- Consider starting out as a teaching assistant to gain some skills and experience, before doing further training to become a fully-fledged teacher.
The next step in becoming a teacher is to start your Initial Teacher Training (ITT). You can do this through a university-led undergraduate or postgraduate programme, or through school-led work-based training which usually involves working in a school whilst studying for a PGCE qualification at the same time.
The fastest route into teacher training is usually the school-led approach. While you previously had to pass literacy and numeracy tests before you began your ITT, now your fundamental maths and English skills will be assessed as part of this stage of the process.
School-led training designed specifically for people who are retraining later in life...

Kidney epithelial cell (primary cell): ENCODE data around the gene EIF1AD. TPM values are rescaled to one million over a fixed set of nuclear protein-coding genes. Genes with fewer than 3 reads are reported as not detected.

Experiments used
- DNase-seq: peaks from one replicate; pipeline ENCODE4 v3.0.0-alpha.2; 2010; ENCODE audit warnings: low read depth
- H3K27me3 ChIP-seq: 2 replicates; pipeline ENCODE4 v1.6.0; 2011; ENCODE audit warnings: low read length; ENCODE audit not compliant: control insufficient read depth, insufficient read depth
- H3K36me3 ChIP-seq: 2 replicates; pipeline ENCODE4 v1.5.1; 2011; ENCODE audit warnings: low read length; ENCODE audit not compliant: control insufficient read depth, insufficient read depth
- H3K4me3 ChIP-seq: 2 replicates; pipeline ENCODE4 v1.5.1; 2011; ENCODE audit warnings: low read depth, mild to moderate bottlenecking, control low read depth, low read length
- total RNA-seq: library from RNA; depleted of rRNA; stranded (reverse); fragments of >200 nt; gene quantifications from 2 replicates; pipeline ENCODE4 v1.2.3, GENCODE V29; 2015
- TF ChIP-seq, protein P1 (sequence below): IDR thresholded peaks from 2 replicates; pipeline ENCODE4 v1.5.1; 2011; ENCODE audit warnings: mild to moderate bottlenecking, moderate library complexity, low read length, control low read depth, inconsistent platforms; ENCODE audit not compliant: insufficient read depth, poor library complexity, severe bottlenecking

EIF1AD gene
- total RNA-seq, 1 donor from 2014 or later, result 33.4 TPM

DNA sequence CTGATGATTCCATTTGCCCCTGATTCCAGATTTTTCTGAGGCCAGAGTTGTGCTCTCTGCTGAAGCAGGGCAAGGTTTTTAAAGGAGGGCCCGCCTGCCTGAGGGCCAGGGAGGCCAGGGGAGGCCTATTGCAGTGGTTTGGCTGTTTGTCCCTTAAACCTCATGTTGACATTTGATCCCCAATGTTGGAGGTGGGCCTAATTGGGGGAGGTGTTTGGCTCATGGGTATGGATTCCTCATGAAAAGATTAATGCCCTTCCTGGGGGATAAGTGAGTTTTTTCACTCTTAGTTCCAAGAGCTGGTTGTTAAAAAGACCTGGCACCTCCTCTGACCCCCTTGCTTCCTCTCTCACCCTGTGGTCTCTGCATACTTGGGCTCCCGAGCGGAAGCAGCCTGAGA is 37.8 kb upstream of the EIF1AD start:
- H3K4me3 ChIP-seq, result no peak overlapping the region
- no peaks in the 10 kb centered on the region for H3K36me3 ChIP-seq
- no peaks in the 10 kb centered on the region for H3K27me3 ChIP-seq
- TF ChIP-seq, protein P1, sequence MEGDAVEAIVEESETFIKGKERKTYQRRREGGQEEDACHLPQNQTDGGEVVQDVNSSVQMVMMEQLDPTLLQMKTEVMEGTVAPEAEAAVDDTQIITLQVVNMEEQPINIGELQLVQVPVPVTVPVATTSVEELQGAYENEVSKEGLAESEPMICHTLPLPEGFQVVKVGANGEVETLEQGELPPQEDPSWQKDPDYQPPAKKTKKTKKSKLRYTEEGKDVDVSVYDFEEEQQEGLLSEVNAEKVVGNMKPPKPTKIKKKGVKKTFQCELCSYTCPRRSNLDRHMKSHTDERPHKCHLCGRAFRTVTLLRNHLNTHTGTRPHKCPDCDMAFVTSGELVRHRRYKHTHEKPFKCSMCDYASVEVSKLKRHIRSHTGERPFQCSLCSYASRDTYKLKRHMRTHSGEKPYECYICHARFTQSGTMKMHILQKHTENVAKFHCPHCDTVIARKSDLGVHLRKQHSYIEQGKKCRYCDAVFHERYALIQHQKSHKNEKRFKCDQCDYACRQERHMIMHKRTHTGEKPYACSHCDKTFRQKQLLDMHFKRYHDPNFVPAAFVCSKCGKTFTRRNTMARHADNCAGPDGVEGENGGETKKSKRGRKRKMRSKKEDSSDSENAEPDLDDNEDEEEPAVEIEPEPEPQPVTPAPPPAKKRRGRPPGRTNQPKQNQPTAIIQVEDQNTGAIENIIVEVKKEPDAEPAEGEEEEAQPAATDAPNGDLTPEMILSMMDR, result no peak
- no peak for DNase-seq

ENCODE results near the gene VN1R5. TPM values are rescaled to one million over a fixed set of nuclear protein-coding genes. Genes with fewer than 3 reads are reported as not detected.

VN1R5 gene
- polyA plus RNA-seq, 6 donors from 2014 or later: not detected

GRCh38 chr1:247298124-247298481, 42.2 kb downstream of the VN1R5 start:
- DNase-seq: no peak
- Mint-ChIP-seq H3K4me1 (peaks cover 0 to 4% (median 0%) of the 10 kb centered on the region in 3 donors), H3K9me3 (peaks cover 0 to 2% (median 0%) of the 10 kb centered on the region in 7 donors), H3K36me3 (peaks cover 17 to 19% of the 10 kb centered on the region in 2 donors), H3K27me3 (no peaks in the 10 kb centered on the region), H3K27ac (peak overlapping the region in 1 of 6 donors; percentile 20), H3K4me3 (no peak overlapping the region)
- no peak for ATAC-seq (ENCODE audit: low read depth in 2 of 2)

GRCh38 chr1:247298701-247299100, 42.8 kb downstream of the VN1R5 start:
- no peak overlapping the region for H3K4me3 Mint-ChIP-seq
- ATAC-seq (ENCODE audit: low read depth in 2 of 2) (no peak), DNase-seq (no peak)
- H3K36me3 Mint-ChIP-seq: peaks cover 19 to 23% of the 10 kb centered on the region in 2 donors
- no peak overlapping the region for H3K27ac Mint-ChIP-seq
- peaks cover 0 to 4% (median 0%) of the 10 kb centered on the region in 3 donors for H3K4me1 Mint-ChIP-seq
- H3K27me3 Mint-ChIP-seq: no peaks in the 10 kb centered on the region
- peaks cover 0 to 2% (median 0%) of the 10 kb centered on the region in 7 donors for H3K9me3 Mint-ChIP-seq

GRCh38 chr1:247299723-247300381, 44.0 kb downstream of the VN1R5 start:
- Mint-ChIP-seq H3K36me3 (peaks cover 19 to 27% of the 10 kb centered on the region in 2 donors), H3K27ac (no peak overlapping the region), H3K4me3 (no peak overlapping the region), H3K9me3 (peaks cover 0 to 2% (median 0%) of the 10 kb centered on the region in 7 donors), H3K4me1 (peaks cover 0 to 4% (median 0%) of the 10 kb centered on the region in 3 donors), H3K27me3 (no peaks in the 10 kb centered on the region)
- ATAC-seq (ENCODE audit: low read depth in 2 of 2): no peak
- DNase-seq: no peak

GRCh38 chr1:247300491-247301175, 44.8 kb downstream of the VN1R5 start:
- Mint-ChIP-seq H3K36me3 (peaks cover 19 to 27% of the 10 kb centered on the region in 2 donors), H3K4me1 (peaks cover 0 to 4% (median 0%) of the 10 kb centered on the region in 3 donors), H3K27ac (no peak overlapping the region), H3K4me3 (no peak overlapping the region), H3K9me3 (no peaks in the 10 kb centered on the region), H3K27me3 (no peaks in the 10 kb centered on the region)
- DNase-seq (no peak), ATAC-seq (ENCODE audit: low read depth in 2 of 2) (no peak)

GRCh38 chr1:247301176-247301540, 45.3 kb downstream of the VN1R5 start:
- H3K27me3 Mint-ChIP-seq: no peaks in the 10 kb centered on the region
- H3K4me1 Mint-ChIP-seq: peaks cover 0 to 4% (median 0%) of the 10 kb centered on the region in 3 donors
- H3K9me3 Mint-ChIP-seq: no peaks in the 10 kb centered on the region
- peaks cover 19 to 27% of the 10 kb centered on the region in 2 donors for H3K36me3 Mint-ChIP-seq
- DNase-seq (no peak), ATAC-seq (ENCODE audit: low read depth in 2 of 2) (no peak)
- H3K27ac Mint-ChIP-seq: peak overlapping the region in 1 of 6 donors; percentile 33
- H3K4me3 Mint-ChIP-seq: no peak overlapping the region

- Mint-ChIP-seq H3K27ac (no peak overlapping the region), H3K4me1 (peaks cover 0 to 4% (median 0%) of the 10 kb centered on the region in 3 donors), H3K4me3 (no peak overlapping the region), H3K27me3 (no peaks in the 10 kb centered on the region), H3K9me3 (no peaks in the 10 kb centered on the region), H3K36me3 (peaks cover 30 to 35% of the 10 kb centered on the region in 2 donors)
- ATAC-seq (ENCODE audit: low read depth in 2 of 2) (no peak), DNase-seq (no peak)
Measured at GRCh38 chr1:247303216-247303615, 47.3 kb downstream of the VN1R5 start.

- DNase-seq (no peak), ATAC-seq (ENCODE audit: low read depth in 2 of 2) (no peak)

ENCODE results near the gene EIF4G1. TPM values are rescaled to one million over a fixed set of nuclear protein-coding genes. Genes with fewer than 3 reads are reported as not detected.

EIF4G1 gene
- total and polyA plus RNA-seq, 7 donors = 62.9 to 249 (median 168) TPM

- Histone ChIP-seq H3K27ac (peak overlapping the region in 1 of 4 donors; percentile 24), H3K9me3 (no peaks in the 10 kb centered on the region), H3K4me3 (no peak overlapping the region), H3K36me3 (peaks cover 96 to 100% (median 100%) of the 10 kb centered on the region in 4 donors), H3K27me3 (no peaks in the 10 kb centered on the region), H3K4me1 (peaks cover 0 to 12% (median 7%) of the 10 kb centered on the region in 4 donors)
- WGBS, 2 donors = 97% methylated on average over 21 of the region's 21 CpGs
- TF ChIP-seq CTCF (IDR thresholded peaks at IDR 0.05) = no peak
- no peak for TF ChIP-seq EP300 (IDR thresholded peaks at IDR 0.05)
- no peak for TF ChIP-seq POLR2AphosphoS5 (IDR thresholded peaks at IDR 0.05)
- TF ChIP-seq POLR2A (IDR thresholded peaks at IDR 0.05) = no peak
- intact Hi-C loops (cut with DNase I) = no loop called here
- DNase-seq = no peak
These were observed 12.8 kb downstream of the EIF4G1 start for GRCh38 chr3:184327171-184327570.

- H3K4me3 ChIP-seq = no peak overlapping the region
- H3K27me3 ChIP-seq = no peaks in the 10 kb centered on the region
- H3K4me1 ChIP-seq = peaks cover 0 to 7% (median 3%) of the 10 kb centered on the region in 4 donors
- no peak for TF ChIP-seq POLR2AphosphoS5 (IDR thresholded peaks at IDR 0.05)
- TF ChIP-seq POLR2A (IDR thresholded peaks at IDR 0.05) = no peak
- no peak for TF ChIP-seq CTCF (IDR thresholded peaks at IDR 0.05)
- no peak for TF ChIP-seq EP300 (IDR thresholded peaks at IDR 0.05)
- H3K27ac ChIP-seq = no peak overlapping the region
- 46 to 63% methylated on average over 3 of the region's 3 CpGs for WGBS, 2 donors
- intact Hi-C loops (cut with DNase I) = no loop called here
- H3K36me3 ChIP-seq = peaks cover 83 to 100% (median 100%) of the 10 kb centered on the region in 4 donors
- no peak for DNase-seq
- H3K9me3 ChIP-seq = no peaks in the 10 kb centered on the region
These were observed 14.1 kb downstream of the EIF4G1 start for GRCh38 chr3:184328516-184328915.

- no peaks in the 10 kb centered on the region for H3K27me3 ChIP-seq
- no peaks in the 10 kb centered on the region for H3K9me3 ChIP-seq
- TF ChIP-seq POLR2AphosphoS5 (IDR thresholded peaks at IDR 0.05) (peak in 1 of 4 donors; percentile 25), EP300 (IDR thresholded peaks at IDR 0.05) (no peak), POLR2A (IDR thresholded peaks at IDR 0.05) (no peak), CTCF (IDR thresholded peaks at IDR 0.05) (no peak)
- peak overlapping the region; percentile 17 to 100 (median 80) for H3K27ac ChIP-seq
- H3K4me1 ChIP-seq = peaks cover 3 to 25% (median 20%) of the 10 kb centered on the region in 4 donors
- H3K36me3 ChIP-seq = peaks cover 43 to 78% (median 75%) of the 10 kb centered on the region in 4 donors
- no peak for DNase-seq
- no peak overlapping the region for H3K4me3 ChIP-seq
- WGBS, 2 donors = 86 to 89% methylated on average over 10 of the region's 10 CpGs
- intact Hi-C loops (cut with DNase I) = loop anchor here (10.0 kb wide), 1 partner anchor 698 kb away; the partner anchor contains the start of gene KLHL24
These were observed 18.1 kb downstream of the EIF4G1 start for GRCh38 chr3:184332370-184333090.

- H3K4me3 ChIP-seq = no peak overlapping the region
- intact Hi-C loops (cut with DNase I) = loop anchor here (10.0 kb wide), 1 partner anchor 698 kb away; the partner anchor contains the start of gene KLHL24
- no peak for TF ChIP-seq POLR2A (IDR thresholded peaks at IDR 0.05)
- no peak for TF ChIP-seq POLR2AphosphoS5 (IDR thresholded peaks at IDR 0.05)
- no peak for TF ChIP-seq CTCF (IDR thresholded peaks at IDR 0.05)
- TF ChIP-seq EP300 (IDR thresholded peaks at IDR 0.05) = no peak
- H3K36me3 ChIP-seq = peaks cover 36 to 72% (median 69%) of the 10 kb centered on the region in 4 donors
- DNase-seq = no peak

An option for those who have a great deal of experience in a subject area – but not necessarily a degree in it – is to join a Now Teach programme. With Now Teach, you’ll receive school-led training whilst working towards QTS and will also be supported thereafter once you become a Newly Qualified Teacher (NQT).
The Now Teach programme is designed to respect and understand the leap of faith that people take when they consider starting a teaching degree later in life – and its wrap-around support aims to make sure that people remain in the profession long term.
It’s important to note that you’ll need an undergraduate honours degree (usually at least a second class) to join a Now Teach programme. However, there are some cases where candidates without an honours degree will be accepted – particularly if they have a Master’s or PhD.
Other school-led postgraduate training options...
If you’re someone who already has a degree (any degree) at grade 2:2 or above, but it doesn’t come with QTS, then there are numerous post-graduate training courses across the country that you can join.